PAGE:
The substantial uptick in hospital and health system merger and acquisition activity is showing signs of a modest slowdown in the third quarter of 2018, following 2017's record-breaking level of transactions, according to the latest analysis by Kaufman, Hall and Associates.
Eighteen transactions were recorded in the third quarter of 2018, a 38 percent decrease over the 29 deals recorded in the third quarter of 2017. Year-to-date transaction totals reached 68 through the third quarter of 2018, compared to 87 deals through the third quarter of 2017.
Despite the drop-off in the volume of deals, total revenue transacted through the third quarter of 2018 was $10.7 billion.
The signature deal that is driving 2018 M&A revenue is the $7.2 billion for-profit LifePoint Health and RCCH HealthCare Partners merger announced in July. If the deal closes, the new entity will include 84 non-urban hospitals across 30 states along with regional health systems, physician practices, and ambulatory care and post-acute sites.
Another significant partnership was announced on October 1 when Memorial Hermann Health System, Houston's largest nonprofit hospital system, and Baylor Scott and White Health, the largest nonprofit system in Dallas, signaled their intent to merge.
The sell-off of for-profit assets also continued in the third quarter, as Tenet Healthcare announced its intention to sell Louis A. Weiss Memorial Hospital, Westlake Hospital and West Suburban Medical Center to an investment firm.
The move eliminates Tenet's Chicago-area footprint, allowing the firm to focus on regions where it has a larger presence and greater market share. Tenet initiated its departure from the Chicago market with the October 2017 announcement of the sale of MacNeal Hospital to Loyola Medicine.
In July 2018, Community Health Systems, which divested 30 hospitals in 2017, announced its plans to sell two of its Arkansas hospitals, comprising the Sparks Health System, to nonprofit Baptist Health in Little Rock. CHS characterizes these sales as progress on strengthening its portfolio.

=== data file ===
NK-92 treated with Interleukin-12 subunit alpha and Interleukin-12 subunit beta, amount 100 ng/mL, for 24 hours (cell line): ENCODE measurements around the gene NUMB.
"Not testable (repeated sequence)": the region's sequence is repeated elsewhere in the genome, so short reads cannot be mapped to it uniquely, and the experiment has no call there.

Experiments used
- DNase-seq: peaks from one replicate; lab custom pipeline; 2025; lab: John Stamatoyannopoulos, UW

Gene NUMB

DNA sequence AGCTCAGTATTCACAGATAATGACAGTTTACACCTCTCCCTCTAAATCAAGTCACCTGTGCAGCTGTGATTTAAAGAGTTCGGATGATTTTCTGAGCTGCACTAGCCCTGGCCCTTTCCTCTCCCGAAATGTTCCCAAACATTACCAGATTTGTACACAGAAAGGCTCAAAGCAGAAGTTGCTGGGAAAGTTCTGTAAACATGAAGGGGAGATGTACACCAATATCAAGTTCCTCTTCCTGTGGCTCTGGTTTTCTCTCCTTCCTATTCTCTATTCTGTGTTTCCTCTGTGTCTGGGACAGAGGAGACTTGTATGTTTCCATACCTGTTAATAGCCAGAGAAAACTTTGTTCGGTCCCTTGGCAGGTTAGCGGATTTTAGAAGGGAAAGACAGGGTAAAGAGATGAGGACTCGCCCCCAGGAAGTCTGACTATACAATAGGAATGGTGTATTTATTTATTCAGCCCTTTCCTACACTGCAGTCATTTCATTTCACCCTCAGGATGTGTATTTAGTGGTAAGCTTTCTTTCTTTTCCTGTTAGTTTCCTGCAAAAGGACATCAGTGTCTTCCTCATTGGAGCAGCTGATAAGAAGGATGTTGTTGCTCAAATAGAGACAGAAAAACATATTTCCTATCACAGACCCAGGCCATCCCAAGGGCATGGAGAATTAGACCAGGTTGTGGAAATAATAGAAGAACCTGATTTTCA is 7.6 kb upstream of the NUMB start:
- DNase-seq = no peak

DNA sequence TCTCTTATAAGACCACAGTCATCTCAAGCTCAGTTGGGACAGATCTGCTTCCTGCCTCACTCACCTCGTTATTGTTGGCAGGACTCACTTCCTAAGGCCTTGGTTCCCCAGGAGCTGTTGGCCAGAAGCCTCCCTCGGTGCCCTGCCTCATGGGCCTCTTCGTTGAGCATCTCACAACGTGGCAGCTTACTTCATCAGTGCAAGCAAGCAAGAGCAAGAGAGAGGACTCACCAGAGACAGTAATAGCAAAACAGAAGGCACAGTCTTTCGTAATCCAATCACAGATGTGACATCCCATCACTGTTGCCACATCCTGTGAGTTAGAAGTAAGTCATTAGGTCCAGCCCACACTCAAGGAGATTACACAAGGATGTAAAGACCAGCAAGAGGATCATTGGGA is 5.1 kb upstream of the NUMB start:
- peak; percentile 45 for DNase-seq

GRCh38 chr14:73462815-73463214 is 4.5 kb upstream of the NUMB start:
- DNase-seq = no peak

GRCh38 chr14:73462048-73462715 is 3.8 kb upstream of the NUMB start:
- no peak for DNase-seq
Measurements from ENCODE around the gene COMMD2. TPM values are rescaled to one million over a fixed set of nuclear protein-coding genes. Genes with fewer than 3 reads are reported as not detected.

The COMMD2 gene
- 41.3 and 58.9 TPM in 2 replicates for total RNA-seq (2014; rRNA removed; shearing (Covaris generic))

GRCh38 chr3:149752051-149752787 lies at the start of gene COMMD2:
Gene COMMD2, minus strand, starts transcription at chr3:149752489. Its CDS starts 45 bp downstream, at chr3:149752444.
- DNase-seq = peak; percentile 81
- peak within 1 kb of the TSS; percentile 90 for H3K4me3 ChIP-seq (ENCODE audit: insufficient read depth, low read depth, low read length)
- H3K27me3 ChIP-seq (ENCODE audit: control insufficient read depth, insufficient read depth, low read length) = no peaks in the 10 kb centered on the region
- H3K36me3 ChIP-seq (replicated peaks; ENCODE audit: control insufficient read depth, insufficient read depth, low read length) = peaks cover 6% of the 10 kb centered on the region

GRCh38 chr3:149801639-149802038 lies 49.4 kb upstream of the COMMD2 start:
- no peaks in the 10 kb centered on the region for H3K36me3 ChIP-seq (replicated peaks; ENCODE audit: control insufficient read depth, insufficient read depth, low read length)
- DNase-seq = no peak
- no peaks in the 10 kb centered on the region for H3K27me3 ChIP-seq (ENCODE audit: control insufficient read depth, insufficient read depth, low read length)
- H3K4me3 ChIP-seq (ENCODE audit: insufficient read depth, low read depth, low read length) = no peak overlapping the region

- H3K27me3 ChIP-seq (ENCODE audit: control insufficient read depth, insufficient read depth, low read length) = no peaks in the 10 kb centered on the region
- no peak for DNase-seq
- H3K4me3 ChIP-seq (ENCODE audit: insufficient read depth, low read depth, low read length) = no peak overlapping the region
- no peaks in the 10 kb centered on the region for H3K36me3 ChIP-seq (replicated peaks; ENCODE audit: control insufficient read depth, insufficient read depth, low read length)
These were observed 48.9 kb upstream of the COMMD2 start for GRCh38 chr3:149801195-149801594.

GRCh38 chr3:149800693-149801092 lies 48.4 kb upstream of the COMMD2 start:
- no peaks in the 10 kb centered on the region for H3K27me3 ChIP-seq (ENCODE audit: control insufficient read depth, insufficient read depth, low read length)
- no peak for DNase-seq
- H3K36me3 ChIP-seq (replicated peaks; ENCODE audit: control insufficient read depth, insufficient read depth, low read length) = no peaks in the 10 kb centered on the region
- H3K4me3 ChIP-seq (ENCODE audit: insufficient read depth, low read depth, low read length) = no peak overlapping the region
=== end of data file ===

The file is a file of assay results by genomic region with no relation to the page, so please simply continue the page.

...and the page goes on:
Alternative transaction models also are emerging, such as the cooperative approach announced by Evangelical Community Hospital and Geisinger on October 1, which allows Evangelical to remain an independent community hospital. The two entities will invest $265 million over the next five years in their shared service areas, and Evangelical will benefit from Geisinger's IT innovations and improved status in the system's health plan.
The slowdown comes after a record-breaking first quarter, with $156 billion in deals thanks largely to pharma giants like Sanofi, GlaxoSmithKline and Celgene, and a pending deal with Takeda Pharmaceutical Company's acquisition of Shire that is valued at $45 billion.
When hospitals and health systems merge they often cite lower costs and operational efficiencies as the main reasons, and a report this year from the National Bureau of Economic Research indicates that savings indeed take place -- but only modestly.